Asch (1951 etc.): ‘The lines’
Again, you are all aware of the procedure. Briefly stated: participants are deceived into taking part in a study on visual perception. They are seated at a desk with others that they believe to be fellow participants but who in reality are in league with the researchers (stooges or confederates). Lines are presented on a screen and participants simply have to say which line (out of 3 possibilities, is the same length as the target line). The stooges get the right answer on the first two trials but then start to make deliberate mistakes. Conformity is measured by counting the number of times the real participant conforms when stooges give the wrong answer. Mind Changers: Solomon Asch
‘Describe the procedure.’ Easy peasie, describe the experiment as above. You could mention some of the variations. You could also mention the pilot study that Asch carried out first in which errors were only made on 3 trials out of 720. ‘Describe the findings.’ This one is more likely and also more troublesome. What you must avoid doing is wasting time by describing the procedure. To answer this one, first of all mention Asch’s initial findings: Overall conformity rate was 32% (unless your surname is Eysenck or Flanagan, in which case it’s 37%). This means that participants conformed on 32% of all trials. However, within this there were substantial individual differences: Nobody conformed on 100% of trials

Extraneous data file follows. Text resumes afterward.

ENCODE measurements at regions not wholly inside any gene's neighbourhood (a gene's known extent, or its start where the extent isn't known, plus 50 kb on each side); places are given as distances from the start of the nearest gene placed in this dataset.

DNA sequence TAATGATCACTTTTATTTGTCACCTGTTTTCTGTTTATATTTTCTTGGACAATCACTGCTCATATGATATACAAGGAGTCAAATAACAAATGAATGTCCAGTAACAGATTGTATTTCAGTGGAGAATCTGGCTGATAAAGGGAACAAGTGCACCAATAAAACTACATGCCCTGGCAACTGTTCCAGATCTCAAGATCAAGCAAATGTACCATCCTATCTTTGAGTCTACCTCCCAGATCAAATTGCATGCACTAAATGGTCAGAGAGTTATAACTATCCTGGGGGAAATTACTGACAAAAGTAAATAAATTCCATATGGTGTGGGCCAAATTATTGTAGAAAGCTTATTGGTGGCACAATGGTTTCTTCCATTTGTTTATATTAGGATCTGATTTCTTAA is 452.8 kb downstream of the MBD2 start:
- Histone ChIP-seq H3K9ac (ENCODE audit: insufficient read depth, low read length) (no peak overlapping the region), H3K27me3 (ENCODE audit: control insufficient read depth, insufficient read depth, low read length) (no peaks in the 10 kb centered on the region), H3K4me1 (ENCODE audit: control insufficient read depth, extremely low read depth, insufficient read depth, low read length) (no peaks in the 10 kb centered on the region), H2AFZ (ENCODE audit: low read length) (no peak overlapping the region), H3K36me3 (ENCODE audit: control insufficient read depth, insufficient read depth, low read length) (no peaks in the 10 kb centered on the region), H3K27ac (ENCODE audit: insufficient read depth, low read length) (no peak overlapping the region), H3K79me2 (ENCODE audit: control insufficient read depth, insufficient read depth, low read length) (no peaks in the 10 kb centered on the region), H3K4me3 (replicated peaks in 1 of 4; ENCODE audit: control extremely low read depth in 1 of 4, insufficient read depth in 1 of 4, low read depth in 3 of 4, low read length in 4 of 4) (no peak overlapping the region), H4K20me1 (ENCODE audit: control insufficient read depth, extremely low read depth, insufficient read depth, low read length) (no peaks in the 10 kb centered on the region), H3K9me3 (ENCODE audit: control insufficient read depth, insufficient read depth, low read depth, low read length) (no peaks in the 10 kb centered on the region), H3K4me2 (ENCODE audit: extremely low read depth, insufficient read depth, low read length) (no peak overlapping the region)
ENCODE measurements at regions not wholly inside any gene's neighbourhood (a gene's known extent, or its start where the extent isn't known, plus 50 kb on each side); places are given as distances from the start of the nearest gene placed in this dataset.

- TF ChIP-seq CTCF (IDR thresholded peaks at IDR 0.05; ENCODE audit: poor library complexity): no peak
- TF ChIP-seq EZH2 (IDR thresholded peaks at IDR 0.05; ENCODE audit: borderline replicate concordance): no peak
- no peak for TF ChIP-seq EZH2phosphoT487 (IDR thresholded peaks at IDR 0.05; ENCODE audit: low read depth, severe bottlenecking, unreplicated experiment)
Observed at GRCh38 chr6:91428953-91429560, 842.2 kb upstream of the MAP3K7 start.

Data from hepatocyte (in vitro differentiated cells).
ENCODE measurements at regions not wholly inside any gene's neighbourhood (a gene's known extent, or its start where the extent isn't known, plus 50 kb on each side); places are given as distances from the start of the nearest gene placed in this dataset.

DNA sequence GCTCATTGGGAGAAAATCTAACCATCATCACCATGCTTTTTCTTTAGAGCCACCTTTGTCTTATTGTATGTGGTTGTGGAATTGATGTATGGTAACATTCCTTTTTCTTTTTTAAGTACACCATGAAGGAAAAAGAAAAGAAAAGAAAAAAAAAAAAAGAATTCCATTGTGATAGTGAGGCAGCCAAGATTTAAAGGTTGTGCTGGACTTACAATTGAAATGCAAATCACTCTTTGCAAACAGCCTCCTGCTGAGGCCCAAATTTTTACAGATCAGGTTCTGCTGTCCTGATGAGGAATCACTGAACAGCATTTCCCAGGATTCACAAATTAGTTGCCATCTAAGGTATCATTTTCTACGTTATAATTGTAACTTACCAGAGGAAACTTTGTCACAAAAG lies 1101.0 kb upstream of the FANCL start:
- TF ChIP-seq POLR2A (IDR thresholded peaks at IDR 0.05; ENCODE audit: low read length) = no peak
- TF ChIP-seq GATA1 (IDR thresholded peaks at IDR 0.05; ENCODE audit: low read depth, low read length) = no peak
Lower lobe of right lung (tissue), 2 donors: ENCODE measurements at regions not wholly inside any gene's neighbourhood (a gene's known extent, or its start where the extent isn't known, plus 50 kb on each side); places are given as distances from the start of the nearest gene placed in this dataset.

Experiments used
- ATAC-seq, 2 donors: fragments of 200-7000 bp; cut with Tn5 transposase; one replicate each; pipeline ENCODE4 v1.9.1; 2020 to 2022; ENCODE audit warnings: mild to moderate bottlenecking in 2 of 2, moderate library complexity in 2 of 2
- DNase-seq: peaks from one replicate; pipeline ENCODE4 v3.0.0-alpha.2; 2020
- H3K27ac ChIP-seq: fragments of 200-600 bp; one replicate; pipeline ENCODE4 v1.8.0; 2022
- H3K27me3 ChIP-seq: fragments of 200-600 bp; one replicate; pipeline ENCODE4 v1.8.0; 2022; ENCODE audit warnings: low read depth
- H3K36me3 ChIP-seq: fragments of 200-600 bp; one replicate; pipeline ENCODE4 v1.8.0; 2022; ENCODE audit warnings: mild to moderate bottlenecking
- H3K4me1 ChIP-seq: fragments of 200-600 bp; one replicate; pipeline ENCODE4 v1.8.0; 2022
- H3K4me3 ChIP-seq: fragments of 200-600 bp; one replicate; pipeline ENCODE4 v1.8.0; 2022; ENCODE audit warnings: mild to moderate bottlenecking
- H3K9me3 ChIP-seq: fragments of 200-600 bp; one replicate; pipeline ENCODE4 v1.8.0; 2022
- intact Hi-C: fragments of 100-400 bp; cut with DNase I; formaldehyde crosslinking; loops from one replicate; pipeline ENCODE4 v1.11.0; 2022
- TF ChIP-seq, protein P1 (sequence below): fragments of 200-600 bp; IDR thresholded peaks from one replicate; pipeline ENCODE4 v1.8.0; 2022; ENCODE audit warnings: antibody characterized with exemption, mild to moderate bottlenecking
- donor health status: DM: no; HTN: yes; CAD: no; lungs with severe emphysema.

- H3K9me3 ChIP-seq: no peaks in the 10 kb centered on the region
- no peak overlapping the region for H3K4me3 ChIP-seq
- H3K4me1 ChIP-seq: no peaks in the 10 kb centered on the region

13 out of the original 50 never conformed at all
Highest rate of conformity was a participant who conformed on 11 out of 12 trials (must have felt a right plonker when he was debriefed!). 75% conformed at least once.
The procedure is very artificial (it lacks ecological validity) in that participants are being asked to conform when there is clearly a different and obviously correct answer. In everyday life disagreements occur over politics, religion, tastes etc., when correct answers are not obvious,...
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